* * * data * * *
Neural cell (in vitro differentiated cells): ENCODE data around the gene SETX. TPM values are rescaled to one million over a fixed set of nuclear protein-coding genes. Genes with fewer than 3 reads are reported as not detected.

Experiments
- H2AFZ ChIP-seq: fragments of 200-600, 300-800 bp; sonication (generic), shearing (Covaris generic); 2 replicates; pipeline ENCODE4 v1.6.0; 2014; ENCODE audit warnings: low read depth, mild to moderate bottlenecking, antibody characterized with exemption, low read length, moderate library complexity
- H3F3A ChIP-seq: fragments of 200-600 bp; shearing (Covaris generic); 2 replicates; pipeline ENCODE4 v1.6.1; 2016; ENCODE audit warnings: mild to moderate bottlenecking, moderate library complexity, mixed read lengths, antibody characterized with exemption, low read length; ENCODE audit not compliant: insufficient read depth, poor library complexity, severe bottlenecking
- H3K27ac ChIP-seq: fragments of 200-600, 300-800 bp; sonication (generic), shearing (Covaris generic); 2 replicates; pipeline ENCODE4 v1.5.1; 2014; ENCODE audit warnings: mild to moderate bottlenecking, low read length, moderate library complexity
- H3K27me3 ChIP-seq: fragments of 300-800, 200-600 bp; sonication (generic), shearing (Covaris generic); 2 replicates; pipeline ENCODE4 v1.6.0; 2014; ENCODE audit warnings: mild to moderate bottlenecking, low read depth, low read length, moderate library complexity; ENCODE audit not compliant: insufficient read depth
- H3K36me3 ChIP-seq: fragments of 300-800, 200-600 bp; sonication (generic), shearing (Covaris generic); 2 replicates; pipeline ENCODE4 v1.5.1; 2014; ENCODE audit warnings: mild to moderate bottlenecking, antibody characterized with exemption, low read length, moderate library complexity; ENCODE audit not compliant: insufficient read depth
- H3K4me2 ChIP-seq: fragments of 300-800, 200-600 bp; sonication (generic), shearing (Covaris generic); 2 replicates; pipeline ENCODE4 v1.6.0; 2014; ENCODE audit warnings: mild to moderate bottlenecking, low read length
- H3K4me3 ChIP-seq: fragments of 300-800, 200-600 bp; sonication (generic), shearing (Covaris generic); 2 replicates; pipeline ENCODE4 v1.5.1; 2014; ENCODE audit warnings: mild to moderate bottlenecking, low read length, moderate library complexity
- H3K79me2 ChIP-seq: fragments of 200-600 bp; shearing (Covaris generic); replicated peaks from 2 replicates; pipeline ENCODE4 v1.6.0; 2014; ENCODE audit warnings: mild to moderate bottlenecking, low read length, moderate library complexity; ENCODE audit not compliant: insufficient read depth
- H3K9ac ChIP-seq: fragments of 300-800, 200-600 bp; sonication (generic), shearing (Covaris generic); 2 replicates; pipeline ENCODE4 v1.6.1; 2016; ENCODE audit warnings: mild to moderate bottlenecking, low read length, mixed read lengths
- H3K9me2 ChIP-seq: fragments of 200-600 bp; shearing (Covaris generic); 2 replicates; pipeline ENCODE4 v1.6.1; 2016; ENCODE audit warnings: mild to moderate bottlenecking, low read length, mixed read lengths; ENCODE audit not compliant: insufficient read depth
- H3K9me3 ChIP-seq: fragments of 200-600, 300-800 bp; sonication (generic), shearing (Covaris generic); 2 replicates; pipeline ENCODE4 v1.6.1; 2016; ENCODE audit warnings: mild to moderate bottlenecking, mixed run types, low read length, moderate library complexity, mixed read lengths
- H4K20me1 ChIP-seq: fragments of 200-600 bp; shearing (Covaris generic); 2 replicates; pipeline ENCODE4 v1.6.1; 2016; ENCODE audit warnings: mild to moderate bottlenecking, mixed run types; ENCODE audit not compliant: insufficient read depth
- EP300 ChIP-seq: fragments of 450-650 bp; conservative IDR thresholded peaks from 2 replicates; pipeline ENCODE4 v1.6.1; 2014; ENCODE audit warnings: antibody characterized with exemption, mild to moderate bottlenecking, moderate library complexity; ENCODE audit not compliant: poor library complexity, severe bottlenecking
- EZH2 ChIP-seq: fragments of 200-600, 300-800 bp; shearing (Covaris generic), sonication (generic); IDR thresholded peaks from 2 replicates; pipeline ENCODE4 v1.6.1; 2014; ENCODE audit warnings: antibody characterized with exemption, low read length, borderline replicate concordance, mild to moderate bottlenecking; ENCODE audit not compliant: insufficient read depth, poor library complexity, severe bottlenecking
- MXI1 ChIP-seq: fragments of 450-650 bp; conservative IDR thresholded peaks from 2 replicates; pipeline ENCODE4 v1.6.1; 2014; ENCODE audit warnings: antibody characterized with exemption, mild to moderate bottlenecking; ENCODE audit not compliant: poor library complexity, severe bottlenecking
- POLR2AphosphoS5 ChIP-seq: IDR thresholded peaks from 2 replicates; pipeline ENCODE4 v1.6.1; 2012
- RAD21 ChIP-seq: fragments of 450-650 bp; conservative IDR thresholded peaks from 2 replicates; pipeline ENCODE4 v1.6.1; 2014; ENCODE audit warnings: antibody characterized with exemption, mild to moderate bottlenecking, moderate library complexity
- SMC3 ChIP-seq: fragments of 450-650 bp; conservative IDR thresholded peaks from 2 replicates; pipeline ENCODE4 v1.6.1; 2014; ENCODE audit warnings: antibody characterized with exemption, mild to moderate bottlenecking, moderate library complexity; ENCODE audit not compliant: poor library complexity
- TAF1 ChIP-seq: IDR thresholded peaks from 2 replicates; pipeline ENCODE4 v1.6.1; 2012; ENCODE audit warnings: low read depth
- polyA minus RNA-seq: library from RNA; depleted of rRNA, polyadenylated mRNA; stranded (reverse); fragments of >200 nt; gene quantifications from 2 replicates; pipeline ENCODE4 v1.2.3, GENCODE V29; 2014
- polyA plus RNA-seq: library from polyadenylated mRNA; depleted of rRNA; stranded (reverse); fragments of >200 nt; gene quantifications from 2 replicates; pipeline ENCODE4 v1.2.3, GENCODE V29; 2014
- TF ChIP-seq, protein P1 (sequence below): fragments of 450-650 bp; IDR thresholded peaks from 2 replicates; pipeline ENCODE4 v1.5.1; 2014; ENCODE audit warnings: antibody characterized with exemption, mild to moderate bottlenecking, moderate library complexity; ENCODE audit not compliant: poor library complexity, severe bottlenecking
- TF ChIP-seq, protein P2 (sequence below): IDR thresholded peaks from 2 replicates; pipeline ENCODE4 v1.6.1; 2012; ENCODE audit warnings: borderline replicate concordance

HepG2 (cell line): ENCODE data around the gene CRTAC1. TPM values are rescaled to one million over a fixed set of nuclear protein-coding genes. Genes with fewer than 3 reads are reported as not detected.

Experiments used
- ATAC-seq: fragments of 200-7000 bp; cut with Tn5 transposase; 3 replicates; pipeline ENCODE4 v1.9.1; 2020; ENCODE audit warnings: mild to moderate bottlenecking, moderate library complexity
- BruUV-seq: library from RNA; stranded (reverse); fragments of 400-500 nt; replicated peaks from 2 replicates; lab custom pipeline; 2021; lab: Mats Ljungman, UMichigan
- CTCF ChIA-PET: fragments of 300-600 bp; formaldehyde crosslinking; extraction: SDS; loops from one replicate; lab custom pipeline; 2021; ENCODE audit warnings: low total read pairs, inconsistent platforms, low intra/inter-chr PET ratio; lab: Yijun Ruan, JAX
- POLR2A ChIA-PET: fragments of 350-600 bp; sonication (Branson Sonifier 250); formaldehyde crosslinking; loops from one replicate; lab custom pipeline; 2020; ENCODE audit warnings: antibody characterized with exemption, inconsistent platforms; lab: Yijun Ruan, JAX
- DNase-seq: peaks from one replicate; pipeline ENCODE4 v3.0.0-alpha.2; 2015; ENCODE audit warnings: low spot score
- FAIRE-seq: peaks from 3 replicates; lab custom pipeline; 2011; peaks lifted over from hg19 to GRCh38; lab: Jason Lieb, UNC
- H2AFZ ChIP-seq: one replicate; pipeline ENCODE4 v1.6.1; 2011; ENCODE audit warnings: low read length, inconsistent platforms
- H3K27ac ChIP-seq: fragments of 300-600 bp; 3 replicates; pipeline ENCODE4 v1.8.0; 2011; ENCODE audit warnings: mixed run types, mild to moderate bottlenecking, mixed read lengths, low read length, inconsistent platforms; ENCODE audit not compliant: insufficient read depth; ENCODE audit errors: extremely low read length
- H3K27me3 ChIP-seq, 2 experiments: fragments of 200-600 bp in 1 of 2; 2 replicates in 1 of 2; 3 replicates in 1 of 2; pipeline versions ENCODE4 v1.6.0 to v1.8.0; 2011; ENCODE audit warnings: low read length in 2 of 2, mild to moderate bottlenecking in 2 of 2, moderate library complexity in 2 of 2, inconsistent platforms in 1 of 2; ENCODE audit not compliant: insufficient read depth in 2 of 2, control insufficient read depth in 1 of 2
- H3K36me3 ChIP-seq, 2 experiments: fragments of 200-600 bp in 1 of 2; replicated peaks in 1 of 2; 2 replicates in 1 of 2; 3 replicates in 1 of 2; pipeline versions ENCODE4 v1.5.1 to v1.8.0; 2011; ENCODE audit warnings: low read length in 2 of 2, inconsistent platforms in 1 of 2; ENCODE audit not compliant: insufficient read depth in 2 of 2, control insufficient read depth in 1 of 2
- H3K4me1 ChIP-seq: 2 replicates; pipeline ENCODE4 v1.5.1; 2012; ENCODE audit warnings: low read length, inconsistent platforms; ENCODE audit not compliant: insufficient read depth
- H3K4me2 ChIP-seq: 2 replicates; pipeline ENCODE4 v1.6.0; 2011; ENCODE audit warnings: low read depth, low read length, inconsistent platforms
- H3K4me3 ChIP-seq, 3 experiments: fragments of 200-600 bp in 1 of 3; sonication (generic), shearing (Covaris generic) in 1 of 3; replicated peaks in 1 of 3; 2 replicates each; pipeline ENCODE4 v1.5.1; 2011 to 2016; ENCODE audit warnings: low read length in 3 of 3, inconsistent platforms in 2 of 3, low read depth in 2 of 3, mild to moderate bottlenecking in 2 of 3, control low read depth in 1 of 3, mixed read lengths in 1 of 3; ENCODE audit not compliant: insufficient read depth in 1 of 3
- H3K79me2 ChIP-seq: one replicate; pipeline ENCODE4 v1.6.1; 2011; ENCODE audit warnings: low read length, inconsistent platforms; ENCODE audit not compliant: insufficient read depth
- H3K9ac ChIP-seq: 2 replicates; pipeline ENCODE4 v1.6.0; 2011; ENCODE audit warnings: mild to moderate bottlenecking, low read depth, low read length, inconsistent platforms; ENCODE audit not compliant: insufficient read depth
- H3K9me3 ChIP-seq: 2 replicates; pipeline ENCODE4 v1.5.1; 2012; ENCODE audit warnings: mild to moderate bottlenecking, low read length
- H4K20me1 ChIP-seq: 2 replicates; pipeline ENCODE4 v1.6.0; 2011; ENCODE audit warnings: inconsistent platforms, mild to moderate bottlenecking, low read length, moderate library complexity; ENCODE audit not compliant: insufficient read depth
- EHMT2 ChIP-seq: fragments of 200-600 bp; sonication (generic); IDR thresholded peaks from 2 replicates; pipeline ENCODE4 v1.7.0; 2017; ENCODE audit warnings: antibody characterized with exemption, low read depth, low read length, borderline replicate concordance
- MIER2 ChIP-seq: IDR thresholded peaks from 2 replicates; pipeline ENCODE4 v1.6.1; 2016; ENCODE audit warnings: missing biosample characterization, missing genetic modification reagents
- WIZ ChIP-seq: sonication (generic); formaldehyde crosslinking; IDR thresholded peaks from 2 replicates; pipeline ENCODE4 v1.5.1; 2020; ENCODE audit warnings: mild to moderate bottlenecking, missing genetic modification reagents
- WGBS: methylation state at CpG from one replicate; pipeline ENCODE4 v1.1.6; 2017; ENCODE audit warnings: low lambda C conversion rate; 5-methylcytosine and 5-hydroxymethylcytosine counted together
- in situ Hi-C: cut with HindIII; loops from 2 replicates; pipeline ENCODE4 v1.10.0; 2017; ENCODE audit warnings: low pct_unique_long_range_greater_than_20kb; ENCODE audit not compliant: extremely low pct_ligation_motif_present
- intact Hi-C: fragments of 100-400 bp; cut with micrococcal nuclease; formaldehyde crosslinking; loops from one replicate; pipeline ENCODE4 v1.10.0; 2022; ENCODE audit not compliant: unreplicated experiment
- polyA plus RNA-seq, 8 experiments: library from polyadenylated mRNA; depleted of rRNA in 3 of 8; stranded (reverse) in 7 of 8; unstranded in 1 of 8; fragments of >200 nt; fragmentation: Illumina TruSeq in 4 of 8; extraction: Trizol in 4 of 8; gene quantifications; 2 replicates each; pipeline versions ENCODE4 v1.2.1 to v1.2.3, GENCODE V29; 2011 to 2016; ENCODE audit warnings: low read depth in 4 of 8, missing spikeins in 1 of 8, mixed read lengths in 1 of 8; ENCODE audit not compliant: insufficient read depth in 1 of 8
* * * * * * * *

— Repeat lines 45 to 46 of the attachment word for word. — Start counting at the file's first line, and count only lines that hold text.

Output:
- EHMT2 ChIP-seq: fragments of 200-600 bp; sonication (generic); IDR thresholded peaks from 2 replicates; pipeline ENCODE4 v1.7.0; 2017; ENCODE audit warnings: antibody characterized with exemption, low read depth, low read length, borderline replicate concordance
- MIER2 ChIP-seq: IDR thresholded peaks from 2 replicates; pipeline ENCODE4 v1.6.1; 2016; ENCODE audit warnings: missing biosample characterization, missing genetic modification reagents